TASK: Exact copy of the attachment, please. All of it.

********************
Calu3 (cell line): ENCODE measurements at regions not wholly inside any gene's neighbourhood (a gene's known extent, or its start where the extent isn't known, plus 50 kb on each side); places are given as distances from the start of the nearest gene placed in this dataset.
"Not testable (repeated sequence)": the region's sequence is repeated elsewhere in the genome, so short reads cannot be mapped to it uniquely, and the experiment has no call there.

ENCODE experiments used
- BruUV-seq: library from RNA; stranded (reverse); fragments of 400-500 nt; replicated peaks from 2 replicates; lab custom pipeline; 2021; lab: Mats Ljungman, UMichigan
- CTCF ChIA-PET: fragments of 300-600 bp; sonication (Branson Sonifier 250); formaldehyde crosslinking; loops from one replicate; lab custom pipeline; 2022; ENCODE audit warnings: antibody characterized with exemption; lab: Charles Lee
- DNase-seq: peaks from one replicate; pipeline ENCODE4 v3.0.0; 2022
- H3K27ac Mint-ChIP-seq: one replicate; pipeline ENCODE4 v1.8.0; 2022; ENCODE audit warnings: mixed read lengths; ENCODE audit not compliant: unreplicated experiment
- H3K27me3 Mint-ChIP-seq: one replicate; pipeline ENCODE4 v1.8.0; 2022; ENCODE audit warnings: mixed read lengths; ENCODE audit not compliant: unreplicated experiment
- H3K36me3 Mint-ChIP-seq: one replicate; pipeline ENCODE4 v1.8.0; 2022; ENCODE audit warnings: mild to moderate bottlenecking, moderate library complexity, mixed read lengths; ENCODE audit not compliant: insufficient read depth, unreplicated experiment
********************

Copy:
Calu3 (cell line): ENCODE measurements at regions not wholly inside any gene's neighbourhood (a gene's known extent, or its start where the extent isn't known, plus 50 kb on each side); places are given as distances from the start of the nearest gene placed in this dataset.
"Not testable (repeated sequence)": the region's sequence is repeated elsewhere in the genome, so short reads cannot be mapped to it uniquely, and the experiment has no call there.

ENCODE experiments used
- BruUV-seq: library from RNA; stranded (reverse); fragments of 400-500 nt; replicated peaks from 2 replicates; lab custom pipeline; 2021; lab: Mats Ljungman, UMichigan
- CTCF ChIA-PET: fragments of 300-600 bp; sonication (Branson Sonifier 250); formaldehyde crosslinking; loops from one replicate; lab custom pipeline; 2022; ENCODE audit warnings: antibody characterized with exemption; lab: Charles Lee
- DNase-seq: peaks from one replicate; pipeline ENCODE4 v3.0.0; 2022
- H3K27ac Mint-ChIP-seq: one replicate; pipeline ENCODE4 v1.8.0; 2022; ENCODE audit warnings: mixed read lengths; ENCODE audit not compliant: unreplicated experiment
- H3K27me3 Mint-ChIP-seq: one replicate; pipeline ENCODE4 v1.8.0; 2022; ENCODE audit warnings: mixed read lengths; ENCODE audit not compliant: unreplicated experiment
- H3K36me3 Mint-ChIP-seq: one replicate; pipeline ENCODE4 v1.8.0; 2022; ENCODE audit warnings: mild to moderate bottlenecking, moderate library complexity, mixed read lengths; ENCODE audit not compliant: insufficient read depth, unreplicated experiment